by Michael J. Roberts
Michael J. Roberts is theatre editor for the ChicagoPride.com covering Chicago's diverse arts and entertainment scene.
Jane Lynch is best known for her work in the Christopher Guest films ‘mockumentaries’ Best In Show, The Mighty Wind and For Your Consideration. Jane, who is originally from Dolton, Illinois and got her start at ‘The Second City’, is the host of the fantastic PBS documentary, Out & Proud In Chicago, which profiles the famous and the unsung, those who chose paths of activism and those who chose to live everyday lives with extraordinary dignity. Jane took some time out of her movie star schedule to sit down with me and tell the ChicagoPride.com family about this groundbreaking project.
MJR: How did become involved with ‘Out & Proud In Chicago’?
JL: Quite simply, they asked me. I got a call from the producers who described the project to me and I told I would be more then happy be a part of it.
MJR: I was actually surprised that a compilation like this was not done before. What did you take away from the project?
JL: Well, it is our own stories; Chicago stories, which I was not at all familiar with at all. Some of the stories we cover go back to the last century. What really moved me was the gay movement in the 1980’s when the AIDS crisis was upon us. How so many people stood up and refused not to be counted. All those people who marched, yelled and screamed because this was a problem that the government was choosing not to acknowledge and if they did acknowledge it they did nothing about it. That was really a dramatic moment for me.
MJR: It seems that sometimes it does take a tragedy to get noticed and things accomplished in this world.
JL: You are so right about that. As tragic as the AIDS epidemic was, it did put a face on what being a homosexual is and it is a much different culture now then what it used to be.
MJR: What I also liked about Out & Proud In Chicago are the back stories on some popular and not so popular names that you see and hear all the time living in Chicago. For example, ‘Jane Adams Hull House’ is a very popular institution; however, I don’t think the Chicago public at large knew her history.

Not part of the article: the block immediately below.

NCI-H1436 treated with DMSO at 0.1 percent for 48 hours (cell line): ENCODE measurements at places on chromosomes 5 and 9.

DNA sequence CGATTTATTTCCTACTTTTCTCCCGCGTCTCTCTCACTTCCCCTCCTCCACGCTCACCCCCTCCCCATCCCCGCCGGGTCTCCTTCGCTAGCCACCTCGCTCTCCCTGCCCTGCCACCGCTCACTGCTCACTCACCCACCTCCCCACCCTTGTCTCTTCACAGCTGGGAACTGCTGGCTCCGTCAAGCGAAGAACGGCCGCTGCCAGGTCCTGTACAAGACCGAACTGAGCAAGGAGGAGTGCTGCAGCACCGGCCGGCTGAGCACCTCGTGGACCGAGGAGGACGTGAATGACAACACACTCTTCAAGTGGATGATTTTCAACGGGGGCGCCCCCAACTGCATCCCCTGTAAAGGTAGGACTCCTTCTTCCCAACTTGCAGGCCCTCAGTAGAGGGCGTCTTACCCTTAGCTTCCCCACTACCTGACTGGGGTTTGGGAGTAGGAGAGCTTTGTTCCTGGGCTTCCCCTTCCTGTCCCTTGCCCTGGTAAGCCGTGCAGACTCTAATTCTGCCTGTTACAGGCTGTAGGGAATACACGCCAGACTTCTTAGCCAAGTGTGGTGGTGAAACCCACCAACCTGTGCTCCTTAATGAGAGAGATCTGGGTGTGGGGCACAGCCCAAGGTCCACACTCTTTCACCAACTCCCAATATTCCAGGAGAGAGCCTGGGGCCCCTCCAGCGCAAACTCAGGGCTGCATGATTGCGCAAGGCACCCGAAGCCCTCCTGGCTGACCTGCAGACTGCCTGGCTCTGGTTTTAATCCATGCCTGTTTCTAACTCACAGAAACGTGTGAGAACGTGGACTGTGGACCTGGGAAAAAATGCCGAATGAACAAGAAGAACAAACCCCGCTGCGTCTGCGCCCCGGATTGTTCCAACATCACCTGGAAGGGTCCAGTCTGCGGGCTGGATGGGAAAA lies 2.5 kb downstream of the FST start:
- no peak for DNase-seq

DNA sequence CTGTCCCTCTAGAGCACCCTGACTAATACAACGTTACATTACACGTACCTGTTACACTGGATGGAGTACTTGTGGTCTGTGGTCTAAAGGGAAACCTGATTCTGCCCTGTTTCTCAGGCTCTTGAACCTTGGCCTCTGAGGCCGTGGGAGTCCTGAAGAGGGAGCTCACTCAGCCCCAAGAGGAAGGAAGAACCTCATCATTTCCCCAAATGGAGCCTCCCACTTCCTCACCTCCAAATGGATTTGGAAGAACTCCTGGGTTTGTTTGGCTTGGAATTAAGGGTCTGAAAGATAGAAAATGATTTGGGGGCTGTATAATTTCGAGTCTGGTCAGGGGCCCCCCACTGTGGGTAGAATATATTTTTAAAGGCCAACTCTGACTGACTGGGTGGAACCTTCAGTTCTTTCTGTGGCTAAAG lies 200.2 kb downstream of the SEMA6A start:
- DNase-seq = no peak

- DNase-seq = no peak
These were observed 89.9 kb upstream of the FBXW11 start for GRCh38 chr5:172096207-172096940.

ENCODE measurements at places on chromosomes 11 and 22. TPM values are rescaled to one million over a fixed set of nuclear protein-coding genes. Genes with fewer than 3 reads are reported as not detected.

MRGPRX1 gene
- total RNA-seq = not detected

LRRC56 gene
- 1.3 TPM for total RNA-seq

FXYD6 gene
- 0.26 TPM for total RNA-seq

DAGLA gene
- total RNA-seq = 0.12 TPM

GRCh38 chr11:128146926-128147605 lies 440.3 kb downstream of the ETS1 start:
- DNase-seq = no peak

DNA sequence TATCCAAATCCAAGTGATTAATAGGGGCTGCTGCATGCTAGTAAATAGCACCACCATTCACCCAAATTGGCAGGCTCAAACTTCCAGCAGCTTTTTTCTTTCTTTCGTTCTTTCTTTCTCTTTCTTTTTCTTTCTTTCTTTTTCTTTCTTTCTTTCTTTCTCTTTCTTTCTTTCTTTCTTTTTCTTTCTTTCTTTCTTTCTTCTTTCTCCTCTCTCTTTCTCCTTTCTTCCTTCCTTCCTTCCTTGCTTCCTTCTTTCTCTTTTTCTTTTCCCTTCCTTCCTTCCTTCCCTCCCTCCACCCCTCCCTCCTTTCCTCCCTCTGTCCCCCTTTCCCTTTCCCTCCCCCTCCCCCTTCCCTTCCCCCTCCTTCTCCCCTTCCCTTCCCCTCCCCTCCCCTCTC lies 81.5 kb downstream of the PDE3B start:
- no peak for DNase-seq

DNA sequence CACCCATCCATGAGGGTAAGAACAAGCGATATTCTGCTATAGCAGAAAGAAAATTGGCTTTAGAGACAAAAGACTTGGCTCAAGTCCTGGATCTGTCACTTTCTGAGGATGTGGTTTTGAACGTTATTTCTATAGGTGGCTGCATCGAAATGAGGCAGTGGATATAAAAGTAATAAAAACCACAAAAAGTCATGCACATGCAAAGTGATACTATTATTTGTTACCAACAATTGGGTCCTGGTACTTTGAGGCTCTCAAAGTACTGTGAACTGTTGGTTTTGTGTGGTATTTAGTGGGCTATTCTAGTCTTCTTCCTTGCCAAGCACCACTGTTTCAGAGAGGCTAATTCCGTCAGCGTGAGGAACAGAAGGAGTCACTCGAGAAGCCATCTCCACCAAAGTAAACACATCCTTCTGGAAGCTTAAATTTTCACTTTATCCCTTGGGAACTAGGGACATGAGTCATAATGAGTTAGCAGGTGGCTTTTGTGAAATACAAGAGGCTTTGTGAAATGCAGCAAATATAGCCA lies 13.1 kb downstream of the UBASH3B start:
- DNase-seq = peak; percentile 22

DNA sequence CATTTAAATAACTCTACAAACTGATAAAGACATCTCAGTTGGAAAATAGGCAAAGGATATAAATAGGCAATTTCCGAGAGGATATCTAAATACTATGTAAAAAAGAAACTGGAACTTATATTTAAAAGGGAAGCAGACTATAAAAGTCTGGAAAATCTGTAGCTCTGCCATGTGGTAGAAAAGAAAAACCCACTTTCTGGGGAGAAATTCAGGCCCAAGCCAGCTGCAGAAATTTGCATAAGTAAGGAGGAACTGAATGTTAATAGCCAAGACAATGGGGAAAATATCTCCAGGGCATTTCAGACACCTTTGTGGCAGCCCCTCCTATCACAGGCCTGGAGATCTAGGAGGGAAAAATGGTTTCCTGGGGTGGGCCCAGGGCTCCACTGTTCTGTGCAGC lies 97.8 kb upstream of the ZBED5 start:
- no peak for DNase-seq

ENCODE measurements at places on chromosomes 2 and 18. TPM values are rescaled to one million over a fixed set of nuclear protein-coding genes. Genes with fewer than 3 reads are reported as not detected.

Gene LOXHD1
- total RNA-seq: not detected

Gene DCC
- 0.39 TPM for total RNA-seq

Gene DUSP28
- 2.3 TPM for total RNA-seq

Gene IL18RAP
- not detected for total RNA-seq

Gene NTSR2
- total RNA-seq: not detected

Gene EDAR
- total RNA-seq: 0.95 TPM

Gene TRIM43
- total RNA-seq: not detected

JL: In the documentary, we are careful to say that Jane never said that she was gay. Jane did have what they called at the time a “Boston marriage”, where she lived with a partner. The producers of the documentary thought it was a story worth telling as part of our larger story.
MJR: Being an openly gay actress, how have you seen Hollywood change?
JL: Well Michael, the industry sure has changed. When I was coming of age as an actress, getting bigger jobs and becoming more well known, I had people like Ellen DeGeneres, Mellissa Etherege and Rosie O’Donnell who were already out and gay and paving the way for people like me.
MJR: Have you ever not gotten work because of your sexuality?
JL: Not to my knowledge. If people are discriminating against me, they are doing it behind my back and I don’t know about it or at least I certainly haven’t noticed it. It is something that hasn’t been a factor for me, but I do have my mentors to thank for that.
MJR: We all have our mentors in one form or another that have taught and paved the way for us. I think ‘Out & Proud’ is a great homage to them.
JL: And that is what this documentary is about.
It is a way to thank the people that have come before us. I have to tell you Michael, what I have found so interesting living in Los Angeles is that, as you know California just allowed gay marriage, and the people that were at the celebration rallies after the historic passage were middle aged people like you and me. There were not very many young kids.
MJR: What do you attribute that to?
JL: Well, I think there are a lot of young kids who are living as gay people and are not discriminated against like we have seen. They don’t realize what came before them. It was funny, the bars were full with the young crowd and the middle age people were out at the rallies celebrating the right to marry. I guess however that is kind of how it should go. We want the gay youth to not have to go through what our predecessors went through and it is nice that they have that expectation that they will not be discriminated against. However, they should be just a ‘little’ grateful [both laughing].
MJR: I want to talk a little bit about an upcoming project of yours that I think is fascinating. It is called Julie & Julia. Can you tell our ChicagoPride.com family about it?
JL: Wow, thanks for asking! It is the story of Julia Child. Meryl Streep is playing Julia and I am playing her sister Dorothy. Nora Ephron wrote the screenplay and is directing it. The story all takes place in France, though I shot my scenes in L.A. The film is going to be absolutely amazing and should be out next year.
MJR: Thank you for spending some time with me. You are one of my favorite actresses to watch and we as a community thank you for being so open and out and for the brilliant work that you do!
JL: Thank you Michael for all you do for the Chicago community as well.
Out & Proud in Chicago: Tuesday, June 3, 7:30 and 9:30 pm; Thursday, June 5, 11:30 pm; Monday, June 9, 8:00 pm; Sunday, June 15, 6:00 pm
More information about Out & Proud In Chicago and all of WTTW's programming is available at www.wttw.com.